Since its spec sheet leaked on Monday, there’s been plenty of buzz surrounding Pentax’s newly-released K-3 APS-C DSLR. Many are particularly atwitter about the K-3’s unique anti-aliasing system, which relies on a vibrating sensor to remove moire-effects. Because it’s not filter-based, the effect can be turned off.
Therefore, the K-3 offers the moire-eliminating effect of an anti-aliasing filter when it’s needed, and the greater sharpness of a filterless sensor when it’s not. Not only do people care about this innovation, but for many it was a cardinal feature of the camera.
That’s interesting, because the K-3 surpasses Pentax’s most recent top-of-the-line APS-C DSLR, the K-5 II, in a number of other key areas as well. The K-3 offers a huge jump in megapixels (from 16.3 to 24), as well as an increase in drive shooting speed and in ISO range, but these features seemed to attract far less attention.
That’s a step in the right direction. It wasn’t long ago that companies could base entire marketing efforts on a camera’s megapixel count. My first big boy camera was a 15.1 megapixel Canon 50D, which was notable for its 5.1 megapixel increase over the 40D and not much else. Canon seemed to agree, especially since they gave it the tagline “Outstanding speed and resolution for the discerning photographer: the EOS 50D”.
But a diatribe against the megapixel war would beat the proverbial horse, plus it’s not the important observation here. Pentax attracted plenty of attention for this new camera by making prominent mention of the K-3’s innovative sensor technology in both the press release and on its website.
Fujifilm did something similar with its unique X-trans sensor, which obviates the need for an anti-aliasing filter with a uniquely organized color filter array used in the X-Pro 1, X-M1 and X-E1. There’s also been a series of camera models with special editions built without an anti-aliasing filter to handle the same problem, such as the Pentax K-5 IIs and the Nikon D800e.
But plenty of other recent announcements — like the Nikon D610, the Olympus OM-D E-M1, or the Canon 70D, just to name a few — make only cursory mention of the sensor and why it does what it does. It’s near universal for such announcements to promise amazing image quality, but the most common justification for that claim seems to be high-resolution, high ISO ranges or a new processor.
Even when there’s a little elaboration on the tech under the hood, it’s often phrased in a way that sounds pseudo-scientific, or at least highly uninformative. There’s a great example of this on the promotional page for the Leica M, released late in 2012, which, halfway down the page, promises “outstanding image quality” because “intelligent design and flat pixel architecture enables each individual pixel to gather a particularly large amount of light.” That sounds technical, but it doesn’t actually explain much, and it’s not really an effective marketing statement.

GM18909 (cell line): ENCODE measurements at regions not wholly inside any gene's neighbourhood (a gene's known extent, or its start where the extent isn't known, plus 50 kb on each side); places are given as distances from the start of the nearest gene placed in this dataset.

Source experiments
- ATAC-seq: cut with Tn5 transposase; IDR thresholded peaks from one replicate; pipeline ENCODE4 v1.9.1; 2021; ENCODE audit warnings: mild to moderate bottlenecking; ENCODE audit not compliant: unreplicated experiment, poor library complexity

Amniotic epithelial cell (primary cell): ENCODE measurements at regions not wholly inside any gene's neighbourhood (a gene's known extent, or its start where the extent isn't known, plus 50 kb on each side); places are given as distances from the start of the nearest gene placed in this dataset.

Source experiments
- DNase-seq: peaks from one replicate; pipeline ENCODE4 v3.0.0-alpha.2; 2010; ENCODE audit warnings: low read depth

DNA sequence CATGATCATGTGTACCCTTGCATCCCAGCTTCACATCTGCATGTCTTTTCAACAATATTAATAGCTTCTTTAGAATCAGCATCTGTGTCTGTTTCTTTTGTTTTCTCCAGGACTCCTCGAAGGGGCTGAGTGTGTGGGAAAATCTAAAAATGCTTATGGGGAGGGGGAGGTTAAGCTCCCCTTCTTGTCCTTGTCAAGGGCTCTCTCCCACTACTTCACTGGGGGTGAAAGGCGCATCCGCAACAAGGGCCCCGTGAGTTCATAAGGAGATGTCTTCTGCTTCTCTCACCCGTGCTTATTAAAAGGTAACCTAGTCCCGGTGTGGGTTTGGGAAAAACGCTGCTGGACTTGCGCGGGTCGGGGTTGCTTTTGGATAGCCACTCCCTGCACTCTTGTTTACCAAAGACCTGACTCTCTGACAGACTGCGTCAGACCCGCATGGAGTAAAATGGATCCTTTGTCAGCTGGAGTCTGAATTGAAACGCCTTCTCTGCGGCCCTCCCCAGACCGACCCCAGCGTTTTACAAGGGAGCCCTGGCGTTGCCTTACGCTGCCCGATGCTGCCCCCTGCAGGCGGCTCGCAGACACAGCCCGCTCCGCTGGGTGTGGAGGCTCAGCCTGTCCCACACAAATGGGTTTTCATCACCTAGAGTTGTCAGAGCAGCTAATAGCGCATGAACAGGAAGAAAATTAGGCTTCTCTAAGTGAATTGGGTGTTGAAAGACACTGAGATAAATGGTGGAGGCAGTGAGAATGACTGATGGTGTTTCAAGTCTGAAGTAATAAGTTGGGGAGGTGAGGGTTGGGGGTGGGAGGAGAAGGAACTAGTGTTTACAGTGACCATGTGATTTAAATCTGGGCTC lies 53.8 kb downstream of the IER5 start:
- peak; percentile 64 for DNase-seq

The point here isn’t to rag on press releases for not expanding on the technical fundamentals of each component of a camera. Rather, I want to see more companies publicize the innovations in their sensors as a way to market cameras.
Advances to CMOS sensor design have done more to increase the low-light capabilities, dynamic range, sharpness, and color accuracy of digital photographs than any other component of the camera body. Doesn’t it seem odd that the heart and soul of the product often only gets a casual mention of its resolution and ISO range? If companies worry that this will bore their customers, or that consumers won’t care, test-cases like the Pentax K-3 ought to convince them otherwise.
For one thing, sensor-centric marketing would make it easier for consumers to compare camera models based on the element most likely to effect the maximum quality capacity: the imaging technology behind their sensors, not the number of pixels shoved onto its surface.
For another, when companies realize that a new innovation to sensor design can be dressed up with a sexy name (helloooo X-Trans sensor!) and used to sell cameras, there’s more encouragement to focus R&D efforts on substantive developments to sensor technology.
So, marketing department of whatever manufacturer might be reading this: next time you’re looking to promote your new camera, tell me more about the sensor. It looks like it’s working for Pentax.